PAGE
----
Well maybe that overstates the case but there is no denying that both fatter (higher capacity) drives and flash memory (used as cache or in SSDs) saves energy in today’s data center. The interesting thing is that the trend to higher capacity drives has been going on for decades now (see chart) but only within the last few years has been given any credit for energy reduction. In contrast, flash in SSDs and cache is a relative newcomer but saves energy nonetheless.
I almost can’t recall when disk drives weren’t doubling in capacity every 18 to 24 months. The above chart only shows PC drives capacities over time but enterprise drives have followed a similar curve. The coming hard drive capacity wall may slow things down in the future but just last week IBM announced they were moving from a 300GB to a 600GB 15Krpm enterprise class disk drive in their DS8700 subsystem. While doubling capacity may not quite halve energy use, it’s still significant. Such energy reductions are even more dramatic with slower, higher density disks. These SATA disks are moving from 1TB to 2TB later this year and should cut energy use considerably.
Similarly, NAND flash density used in SSDs is increasing capacity at almost a faster rate than disk storage. ASIC feature size continues to shrink and as such, more and more flash storage is packed onto the same die size. Improvements like these are doubling the capacity of SSDs and flash memory. While SSD power reduction due to density improvements may not be as significant as disk, we hope to see a flattening out of power use per NAND cell over time. This flattening out of power use is now happening with processing chips and we see little reason why similar techniques couldn’t apply to NAND.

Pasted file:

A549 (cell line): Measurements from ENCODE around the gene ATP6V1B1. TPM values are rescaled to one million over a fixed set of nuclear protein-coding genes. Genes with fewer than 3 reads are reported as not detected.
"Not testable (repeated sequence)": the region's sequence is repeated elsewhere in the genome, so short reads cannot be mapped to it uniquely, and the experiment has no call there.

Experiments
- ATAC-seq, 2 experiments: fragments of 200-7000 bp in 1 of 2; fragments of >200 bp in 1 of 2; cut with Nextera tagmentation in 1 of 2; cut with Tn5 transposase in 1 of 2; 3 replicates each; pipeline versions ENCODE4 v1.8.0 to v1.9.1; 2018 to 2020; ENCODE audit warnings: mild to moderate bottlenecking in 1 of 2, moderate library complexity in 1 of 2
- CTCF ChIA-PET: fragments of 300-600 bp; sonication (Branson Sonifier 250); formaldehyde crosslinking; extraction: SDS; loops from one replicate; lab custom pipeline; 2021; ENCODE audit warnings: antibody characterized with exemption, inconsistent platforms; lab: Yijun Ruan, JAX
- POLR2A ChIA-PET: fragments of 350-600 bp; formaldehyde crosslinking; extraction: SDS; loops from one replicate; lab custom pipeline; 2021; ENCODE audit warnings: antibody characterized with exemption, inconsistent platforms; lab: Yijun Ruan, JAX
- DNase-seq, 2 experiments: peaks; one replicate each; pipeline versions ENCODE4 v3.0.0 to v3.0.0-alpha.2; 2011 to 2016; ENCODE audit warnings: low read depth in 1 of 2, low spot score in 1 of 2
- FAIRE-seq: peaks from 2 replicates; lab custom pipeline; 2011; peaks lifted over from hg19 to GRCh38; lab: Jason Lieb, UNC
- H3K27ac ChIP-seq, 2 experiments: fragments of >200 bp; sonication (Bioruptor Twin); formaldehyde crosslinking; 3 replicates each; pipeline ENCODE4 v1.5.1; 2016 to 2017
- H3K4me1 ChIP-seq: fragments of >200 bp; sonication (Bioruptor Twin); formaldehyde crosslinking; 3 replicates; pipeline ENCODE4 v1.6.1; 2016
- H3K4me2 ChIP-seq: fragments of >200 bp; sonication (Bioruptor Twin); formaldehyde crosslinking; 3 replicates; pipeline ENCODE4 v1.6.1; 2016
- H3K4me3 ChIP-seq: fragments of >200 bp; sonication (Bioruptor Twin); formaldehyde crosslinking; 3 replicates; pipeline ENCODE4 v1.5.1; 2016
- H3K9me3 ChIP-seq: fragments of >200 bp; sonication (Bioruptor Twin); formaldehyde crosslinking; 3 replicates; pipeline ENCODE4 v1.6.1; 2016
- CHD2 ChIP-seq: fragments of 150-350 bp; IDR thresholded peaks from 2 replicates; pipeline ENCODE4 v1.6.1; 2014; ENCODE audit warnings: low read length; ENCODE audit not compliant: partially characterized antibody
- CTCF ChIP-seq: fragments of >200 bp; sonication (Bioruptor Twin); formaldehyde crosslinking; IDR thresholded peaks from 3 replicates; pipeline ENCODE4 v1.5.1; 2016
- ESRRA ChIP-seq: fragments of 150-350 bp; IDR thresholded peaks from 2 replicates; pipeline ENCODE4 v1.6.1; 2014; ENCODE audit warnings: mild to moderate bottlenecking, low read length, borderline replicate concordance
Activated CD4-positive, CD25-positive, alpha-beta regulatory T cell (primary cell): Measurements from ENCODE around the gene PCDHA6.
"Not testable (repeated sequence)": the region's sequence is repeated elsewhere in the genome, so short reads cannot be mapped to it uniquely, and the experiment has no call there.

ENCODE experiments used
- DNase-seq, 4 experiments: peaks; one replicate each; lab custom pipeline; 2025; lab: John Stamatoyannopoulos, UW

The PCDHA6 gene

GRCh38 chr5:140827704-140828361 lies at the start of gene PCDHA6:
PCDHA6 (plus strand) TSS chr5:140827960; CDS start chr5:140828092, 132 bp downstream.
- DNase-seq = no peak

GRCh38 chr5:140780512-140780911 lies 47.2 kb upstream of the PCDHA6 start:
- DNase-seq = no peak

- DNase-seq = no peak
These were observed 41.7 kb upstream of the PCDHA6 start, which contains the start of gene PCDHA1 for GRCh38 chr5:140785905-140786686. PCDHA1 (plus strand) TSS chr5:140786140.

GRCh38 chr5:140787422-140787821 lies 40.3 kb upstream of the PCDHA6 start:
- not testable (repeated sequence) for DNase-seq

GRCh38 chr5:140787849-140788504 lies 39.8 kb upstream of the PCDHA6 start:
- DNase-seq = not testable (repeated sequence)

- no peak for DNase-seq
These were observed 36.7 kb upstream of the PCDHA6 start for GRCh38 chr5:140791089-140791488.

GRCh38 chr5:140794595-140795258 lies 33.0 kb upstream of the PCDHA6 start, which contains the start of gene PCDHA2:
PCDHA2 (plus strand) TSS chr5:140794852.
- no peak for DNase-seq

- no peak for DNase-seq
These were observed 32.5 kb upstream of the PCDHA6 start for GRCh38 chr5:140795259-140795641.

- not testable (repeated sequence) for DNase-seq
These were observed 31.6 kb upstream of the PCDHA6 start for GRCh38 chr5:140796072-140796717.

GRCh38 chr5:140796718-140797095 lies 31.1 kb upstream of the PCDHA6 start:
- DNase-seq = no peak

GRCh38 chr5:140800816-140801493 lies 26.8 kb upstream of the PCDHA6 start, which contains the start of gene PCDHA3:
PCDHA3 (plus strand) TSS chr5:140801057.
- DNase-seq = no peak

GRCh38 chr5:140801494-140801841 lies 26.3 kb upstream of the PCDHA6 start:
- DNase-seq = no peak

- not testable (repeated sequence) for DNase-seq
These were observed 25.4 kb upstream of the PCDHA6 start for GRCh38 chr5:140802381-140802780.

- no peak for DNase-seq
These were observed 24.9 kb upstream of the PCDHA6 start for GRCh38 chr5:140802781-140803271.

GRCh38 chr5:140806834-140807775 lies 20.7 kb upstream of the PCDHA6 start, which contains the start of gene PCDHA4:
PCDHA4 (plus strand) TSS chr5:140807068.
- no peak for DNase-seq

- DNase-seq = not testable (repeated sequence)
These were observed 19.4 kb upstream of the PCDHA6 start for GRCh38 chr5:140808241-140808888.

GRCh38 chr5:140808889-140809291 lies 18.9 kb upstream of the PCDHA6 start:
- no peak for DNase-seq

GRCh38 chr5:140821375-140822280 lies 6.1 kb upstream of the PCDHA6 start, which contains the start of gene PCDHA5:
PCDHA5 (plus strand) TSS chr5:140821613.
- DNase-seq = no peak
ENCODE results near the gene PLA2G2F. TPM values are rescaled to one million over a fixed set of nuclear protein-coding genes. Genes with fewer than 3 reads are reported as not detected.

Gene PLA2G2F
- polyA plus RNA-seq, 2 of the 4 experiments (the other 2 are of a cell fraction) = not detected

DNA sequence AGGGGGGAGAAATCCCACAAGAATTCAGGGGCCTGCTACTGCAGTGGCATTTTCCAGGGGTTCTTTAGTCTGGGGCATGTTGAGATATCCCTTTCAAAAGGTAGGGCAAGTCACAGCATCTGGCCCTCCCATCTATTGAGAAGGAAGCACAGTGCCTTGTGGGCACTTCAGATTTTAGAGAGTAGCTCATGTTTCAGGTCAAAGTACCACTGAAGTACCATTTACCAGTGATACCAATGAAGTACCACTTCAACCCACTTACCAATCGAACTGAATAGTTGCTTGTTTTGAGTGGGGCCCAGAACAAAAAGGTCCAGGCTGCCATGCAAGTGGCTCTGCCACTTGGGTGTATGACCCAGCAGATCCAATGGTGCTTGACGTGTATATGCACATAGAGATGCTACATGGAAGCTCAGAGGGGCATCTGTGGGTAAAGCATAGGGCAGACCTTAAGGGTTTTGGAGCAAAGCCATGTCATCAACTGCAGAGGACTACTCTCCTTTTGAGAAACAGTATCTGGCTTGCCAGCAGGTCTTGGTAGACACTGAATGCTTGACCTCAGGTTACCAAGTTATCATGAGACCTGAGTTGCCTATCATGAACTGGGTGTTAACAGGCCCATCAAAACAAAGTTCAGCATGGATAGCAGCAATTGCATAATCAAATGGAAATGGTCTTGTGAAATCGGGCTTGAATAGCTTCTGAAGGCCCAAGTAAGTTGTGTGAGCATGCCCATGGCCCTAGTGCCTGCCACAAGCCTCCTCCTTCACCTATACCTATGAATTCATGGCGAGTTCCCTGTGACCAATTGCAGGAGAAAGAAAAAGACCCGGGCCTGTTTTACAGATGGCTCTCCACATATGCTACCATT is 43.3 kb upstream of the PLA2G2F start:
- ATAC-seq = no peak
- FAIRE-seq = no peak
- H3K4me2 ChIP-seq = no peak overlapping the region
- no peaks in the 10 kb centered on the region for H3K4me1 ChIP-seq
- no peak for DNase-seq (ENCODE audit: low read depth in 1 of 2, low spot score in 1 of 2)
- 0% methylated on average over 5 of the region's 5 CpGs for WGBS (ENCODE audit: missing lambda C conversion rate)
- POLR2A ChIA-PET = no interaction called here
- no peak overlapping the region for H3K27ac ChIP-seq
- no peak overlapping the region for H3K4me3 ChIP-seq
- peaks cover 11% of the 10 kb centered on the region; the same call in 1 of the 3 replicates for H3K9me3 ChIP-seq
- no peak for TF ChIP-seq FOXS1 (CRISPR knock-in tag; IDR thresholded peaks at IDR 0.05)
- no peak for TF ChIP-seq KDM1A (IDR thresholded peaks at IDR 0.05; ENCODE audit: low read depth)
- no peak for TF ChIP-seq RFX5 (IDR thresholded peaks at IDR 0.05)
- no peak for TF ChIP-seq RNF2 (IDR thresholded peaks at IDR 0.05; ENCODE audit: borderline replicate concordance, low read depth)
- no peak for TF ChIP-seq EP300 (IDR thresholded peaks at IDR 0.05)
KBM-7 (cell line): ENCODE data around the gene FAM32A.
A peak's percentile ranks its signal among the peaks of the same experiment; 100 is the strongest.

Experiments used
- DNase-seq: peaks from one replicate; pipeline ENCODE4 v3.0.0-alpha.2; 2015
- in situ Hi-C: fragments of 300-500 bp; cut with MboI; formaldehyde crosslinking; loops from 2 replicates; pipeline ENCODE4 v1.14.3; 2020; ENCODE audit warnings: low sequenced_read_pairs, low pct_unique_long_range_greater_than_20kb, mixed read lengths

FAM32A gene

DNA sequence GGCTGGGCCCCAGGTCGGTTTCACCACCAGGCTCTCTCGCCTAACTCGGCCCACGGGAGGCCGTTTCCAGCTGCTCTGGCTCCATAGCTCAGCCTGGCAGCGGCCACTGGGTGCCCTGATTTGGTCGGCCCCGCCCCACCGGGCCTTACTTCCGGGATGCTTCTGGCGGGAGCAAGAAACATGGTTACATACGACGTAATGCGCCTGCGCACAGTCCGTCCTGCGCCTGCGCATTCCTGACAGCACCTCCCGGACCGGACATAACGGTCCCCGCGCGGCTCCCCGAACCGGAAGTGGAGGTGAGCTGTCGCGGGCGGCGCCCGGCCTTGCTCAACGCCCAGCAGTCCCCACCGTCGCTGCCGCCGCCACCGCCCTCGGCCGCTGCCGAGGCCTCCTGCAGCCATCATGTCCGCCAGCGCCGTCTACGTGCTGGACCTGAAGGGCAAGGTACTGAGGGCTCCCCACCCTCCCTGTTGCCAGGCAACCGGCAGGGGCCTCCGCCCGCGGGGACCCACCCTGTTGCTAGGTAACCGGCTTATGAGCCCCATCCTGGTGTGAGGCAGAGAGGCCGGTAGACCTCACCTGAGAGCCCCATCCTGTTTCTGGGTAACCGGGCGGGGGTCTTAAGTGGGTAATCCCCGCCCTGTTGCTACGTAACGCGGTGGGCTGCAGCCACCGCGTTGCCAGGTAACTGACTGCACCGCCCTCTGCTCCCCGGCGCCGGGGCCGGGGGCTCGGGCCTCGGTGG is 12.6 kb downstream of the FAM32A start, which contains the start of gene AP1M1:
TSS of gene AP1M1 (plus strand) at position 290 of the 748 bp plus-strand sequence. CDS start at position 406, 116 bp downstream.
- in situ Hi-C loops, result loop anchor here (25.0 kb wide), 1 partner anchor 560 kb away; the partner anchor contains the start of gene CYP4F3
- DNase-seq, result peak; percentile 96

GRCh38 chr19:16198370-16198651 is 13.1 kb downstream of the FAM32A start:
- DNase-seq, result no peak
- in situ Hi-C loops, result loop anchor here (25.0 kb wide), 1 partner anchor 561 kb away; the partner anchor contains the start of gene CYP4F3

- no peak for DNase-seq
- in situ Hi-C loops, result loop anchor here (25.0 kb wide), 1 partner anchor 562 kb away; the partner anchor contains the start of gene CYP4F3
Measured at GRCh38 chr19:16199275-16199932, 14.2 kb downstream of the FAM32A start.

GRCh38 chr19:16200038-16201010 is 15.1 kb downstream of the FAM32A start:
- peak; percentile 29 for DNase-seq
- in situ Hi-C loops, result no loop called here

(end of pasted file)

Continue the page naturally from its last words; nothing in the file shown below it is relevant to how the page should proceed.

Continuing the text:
But the story with flash/SSDs is a bit more complicated:
- SSDs don’t consume as much energy as a standard disk drive at the same capacity, so a 146GB enterprise class SSD should consume much less energy than a 146GB enterprise class disk drive.
- SSDs don’t exhibit the significant energy spike that hard disk drives encounter when driven at higher IOPs and was discussed in SSDs vs. Drives energy use.
- SSDs can often replace many more disk spindles than pure capacity equivalence would dictate. Some data centers use more disks than necessary to spread workload performance over more spindles wasting storage, power and cooling. Moving this data to SSDs or adding flash cache to a subsystem, spindle counts can be reduced dramatically and as such, slash energy use for storage.
All this says that using SSDs or flash in place of disk drives reduces data center power requirements. So if you’re interested in saving energy and thus, helping to save the planet, buy fat(ter) disks and flash for your data storage needs.
Brought to you on behalf of Planet Earth in honor of Earth Day.